Special to The News
The tragic legacy the McGregor mine explosion carries on 68 years later, more as an absence than a presence in the lives of three men who lost their fathers that day.
Nineteen miners, referred to in media reports as “the cream of the pit” died in an explosion deep in the mine on the afternoon of Jan. 14, 1952.
One of them was Bain Nicholson, 34, a Trenton native who married into the Stewarts, a Stellarton family with long ties to coal mining. He lived on Poole Avenue with his in-laws at the other end of a former company house. He was a father of three – two daughters and a son, Garfield Nicholson, who was almost seven.
Also killed in the fiery blast was Edward MacCallum, 36, of Brown Row at the top of Acadia Avenue. His parents came from North River, Colchester County, and he, too, married into a coal-mining family, the Fitzgeralds from Red Row. MacCallum had two young sons: Ed who was 22 months and Clifford, better known as Buzz, who was 10 months. His daughter, Grace, was born in March, two months after the mine exploded.
Nicholson remembers his father and he remembers the day he died but they are a child’s memories, more vivid snapshots than a continuing stream. He remembers he and his older sister were told to leave school early and go straight home.
“I can’t remember if my mother was at the house when we got home but we heard people saying the mine had exploded. We walked up to the pithead. There were police there but it wasn’t roped off like when Westray blew. It seemed the whole town was there and maybe it was no place for a young child but I am glad I was there.”
He also remembers being there when draegermen carried dead miners out on stretchers covered by army blankets, but he has earlier, happier memories of running across Acadia Avenue to meet his father and other miners walking home from the pit.
“He’d always give us his last sandwich, wrapped in wax paper but black with coal dust by then. Miners always left something in their lunchboxes in case they were stuck in the mine but they’d give it away to the kids on the way home.”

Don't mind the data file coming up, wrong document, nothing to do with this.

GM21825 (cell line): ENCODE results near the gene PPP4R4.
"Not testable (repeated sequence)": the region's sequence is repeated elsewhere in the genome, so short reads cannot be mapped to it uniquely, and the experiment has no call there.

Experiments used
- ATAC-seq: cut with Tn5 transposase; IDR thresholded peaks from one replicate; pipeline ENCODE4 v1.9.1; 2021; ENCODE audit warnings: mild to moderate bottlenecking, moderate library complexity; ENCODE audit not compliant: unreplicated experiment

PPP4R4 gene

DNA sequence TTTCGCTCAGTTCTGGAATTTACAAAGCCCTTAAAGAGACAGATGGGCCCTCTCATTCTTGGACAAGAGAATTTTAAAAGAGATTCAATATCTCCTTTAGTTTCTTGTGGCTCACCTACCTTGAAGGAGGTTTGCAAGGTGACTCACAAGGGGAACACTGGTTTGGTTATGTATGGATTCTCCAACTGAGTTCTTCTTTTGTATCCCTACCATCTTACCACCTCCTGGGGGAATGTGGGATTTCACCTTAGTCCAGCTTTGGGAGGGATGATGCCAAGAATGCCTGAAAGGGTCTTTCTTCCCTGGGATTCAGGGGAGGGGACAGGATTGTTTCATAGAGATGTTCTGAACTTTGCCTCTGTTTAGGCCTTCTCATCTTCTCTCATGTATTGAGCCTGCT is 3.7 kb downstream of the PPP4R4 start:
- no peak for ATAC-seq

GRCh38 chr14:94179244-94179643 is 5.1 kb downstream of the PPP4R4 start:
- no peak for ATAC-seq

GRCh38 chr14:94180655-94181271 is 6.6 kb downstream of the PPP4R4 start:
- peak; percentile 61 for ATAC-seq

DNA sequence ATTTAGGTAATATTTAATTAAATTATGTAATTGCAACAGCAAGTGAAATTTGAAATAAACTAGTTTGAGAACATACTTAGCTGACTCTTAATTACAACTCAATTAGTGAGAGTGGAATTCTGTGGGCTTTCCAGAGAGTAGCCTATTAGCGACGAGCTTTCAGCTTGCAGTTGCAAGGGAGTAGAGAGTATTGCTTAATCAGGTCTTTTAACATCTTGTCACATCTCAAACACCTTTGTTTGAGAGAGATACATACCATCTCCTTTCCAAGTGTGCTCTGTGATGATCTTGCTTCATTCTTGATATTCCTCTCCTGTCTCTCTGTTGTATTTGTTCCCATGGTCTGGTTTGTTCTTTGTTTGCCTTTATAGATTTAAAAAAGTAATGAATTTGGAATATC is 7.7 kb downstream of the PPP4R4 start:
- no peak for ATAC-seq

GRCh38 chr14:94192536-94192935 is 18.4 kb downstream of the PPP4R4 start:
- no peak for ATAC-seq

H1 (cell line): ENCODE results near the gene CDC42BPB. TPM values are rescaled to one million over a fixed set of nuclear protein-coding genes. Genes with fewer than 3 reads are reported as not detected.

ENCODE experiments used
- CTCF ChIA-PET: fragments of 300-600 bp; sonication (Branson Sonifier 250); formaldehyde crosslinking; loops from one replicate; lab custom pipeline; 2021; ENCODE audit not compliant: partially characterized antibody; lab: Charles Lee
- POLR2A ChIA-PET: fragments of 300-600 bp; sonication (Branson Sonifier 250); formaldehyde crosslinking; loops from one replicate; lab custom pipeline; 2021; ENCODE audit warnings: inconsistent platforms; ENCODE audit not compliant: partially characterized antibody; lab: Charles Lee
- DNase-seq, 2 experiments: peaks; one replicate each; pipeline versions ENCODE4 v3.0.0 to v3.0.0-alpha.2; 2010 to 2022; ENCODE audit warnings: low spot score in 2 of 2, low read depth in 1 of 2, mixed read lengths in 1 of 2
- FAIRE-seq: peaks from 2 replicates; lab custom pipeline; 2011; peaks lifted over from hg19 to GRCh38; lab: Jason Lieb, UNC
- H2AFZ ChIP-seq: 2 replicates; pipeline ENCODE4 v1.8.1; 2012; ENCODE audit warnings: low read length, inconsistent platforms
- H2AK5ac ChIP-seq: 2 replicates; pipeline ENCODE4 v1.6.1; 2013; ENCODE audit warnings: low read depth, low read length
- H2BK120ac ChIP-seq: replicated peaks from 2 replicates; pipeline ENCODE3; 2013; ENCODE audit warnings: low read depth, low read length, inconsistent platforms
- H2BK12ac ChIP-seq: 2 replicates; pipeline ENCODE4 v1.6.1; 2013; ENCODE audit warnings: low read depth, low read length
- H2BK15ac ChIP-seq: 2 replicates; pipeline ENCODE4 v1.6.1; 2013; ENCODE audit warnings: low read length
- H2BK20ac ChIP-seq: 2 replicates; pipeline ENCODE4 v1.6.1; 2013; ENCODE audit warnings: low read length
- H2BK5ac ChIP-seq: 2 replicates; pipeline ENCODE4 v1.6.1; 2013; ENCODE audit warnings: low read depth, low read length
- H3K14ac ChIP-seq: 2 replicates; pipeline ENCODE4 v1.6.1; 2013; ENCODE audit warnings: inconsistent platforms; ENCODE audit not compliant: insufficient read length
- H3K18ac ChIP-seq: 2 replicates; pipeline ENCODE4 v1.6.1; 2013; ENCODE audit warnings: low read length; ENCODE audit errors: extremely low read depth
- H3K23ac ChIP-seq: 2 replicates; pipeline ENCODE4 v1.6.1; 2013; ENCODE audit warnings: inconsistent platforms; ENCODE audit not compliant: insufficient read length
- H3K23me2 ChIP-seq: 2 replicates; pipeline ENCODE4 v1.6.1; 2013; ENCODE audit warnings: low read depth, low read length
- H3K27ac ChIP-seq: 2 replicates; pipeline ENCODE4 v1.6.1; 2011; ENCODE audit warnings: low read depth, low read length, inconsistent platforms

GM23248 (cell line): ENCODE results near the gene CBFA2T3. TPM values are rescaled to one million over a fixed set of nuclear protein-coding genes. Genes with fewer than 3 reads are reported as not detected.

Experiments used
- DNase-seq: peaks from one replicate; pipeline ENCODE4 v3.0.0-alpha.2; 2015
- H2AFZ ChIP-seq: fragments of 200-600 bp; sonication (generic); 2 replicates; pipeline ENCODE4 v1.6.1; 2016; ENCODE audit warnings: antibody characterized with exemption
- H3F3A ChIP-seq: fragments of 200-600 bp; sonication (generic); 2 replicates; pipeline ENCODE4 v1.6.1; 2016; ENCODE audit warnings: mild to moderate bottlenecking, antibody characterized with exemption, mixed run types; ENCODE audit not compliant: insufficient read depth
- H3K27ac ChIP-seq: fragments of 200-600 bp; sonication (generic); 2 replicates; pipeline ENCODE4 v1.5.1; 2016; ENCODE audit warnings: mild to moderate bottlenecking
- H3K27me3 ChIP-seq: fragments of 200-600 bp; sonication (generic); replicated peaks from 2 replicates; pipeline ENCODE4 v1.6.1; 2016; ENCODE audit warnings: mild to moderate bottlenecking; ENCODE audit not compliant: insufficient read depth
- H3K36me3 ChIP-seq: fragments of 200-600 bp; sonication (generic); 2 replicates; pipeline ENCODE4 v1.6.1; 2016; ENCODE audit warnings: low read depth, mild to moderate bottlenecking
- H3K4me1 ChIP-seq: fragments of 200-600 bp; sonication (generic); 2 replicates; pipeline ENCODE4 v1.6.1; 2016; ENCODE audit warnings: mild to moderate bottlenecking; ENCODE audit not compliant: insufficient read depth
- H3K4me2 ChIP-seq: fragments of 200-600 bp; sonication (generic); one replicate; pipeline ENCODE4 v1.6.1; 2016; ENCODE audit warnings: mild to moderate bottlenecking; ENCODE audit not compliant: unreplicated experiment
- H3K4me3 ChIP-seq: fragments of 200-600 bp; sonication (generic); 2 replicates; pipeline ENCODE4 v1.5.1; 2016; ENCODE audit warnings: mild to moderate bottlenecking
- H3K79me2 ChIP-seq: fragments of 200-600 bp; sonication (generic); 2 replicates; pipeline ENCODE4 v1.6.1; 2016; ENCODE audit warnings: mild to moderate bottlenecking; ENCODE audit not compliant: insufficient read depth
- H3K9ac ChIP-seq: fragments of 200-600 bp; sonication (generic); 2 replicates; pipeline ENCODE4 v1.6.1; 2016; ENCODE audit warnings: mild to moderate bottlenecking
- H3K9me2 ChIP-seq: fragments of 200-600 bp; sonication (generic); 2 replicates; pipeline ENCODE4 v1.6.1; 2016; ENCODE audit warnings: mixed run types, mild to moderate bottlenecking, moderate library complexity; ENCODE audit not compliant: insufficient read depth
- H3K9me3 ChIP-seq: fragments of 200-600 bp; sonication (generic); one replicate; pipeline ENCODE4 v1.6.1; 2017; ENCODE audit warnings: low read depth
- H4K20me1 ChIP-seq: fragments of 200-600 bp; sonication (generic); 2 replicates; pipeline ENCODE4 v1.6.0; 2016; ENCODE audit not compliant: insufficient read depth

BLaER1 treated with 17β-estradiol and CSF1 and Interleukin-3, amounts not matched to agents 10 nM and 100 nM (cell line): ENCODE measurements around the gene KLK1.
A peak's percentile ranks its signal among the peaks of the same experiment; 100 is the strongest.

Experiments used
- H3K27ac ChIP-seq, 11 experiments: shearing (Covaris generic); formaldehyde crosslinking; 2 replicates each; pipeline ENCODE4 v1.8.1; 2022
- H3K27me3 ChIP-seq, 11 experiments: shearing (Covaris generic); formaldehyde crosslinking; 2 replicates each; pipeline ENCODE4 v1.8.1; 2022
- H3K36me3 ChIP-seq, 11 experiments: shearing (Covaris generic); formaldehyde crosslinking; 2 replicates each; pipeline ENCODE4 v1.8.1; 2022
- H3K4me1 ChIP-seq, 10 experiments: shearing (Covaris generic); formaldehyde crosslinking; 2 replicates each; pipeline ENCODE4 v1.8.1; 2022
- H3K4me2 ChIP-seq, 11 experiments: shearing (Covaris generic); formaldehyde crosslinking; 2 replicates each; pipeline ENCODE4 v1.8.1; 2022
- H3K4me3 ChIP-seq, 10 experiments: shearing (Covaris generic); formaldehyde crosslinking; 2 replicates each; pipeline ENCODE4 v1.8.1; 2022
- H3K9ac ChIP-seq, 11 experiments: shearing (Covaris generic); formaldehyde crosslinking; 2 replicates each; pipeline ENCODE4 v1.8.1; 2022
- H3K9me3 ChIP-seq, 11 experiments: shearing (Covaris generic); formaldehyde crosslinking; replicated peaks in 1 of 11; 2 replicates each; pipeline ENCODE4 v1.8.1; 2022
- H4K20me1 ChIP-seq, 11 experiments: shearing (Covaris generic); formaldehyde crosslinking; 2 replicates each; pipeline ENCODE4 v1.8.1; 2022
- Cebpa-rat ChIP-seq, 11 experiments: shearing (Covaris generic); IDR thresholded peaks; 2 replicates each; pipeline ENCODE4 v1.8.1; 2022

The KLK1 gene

Looking across his backyard on Hoyte Avenue, Nicholson can picture his father and other miners in the alley between Hoyte and Poole. He remembers them drinking and playing horseshoes on weekends.
“There would be a lot of laughing and hollering. Sometimes there were arguments and the odd fight might break out, but it was just blowing off steam. They’d be the best of friends on the way back to the pithead.”
Another memory is of his father helping to put coal furnaces into homes in The Asphalt.
“A group of miners would go from house to house, digging the cellars out for the furnaces. I had a little cart and I’d be following my father around with a little load of dirt.”
The MacCallums were too young to have any memories of their father. They are not sure how long he worked as a miner but he was killed seven years after being discharged at the end of the Second World War. He had been five years a soldier, part of it as a prisoner of war in Germany.
“As far as we know, he didn’t plan to stay in the pit. They were going to buy a property at Bear Brook Bridge and he was going to be a woodworker,” said Buzz, noting his father built some of the furniture in their home on Brown Row, pieces he wishes he still had.
The MacCallums know little about their father because their mother, Bertha, never spoke of him.